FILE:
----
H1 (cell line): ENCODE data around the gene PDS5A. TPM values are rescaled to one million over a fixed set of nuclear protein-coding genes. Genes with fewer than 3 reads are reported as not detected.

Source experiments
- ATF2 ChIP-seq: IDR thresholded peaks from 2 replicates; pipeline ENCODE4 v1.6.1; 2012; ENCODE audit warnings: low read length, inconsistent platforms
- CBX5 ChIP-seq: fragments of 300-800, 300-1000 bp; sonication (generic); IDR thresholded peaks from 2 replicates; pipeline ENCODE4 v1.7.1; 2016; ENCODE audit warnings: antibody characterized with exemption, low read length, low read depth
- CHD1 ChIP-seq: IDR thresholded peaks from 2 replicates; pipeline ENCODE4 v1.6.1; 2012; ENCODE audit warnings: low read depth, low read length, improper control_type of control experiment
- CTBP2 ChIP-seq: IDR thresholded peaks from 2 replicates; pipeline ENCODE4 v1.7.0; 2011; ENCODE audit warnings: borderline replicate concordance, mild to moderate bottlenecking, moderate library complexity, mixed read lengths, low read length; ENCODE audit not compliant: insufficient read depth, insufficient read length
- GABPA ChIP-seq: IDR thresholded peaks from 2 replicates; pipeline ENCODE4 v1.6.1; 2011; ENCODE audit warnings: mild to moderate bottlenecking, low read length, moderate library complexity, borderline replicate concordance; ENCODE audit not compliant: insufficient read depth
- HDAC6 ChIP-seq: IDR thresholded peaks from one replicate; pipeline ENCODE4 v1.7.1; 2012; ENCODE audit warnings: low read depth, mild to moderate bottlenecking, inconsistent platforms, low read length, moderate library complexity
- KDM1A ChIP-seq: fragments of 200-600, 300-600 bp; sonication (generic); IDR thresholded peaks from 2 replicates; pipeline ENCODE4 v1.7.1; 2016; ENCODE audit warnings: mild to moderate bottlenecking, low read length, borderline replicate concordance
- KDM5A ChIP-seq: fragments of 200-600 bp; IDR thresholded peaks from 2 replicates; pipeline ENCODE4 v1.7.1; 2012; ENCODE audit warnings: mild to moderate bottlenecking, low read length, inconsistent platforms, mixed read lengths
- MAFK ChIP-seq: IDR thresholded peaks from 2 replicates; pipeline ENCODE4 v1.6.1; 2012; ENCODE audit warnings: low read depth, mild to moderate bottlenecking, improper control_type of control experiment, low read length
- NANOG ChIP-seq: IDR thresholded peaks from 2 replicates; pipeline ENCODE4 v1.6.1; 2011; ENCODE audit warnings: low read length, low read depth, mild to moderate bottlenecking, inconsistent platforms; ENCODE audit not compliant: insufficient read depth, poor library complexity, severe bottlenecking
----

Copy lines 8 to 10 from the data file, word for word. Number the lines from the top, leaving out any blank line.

- HDAC6 ChIP-seq: IDR thresholded peaks from one replicate; pipeline ENCODE4 v1.7.1; 2012; ENCODE audit warnings: low read depth, mild to moderate bottlenecking, inconsistent platforms, low read length, moderate library complexity
- KDM1A ChIP-seq: fragments of 200-600, 300-600 bp; sonication (generic); IDR thresholded peaks from 2 replicates; pipeline ENCODE4 v1.7.1; 2016; ENCODE audit warnings: mild to moderate bottlenecking, low read length, borderline replicate concordance
- KDM5A ChIP-seq: fragments of 200-600 bp; IDR thresholded peaks from 2 replicates; pipeline ENCODE4 v1.7.1; 2012; ENCODE audit warnings: mild to moderate bottlenecking, low read length, inconsistent platforms, mixed read lengths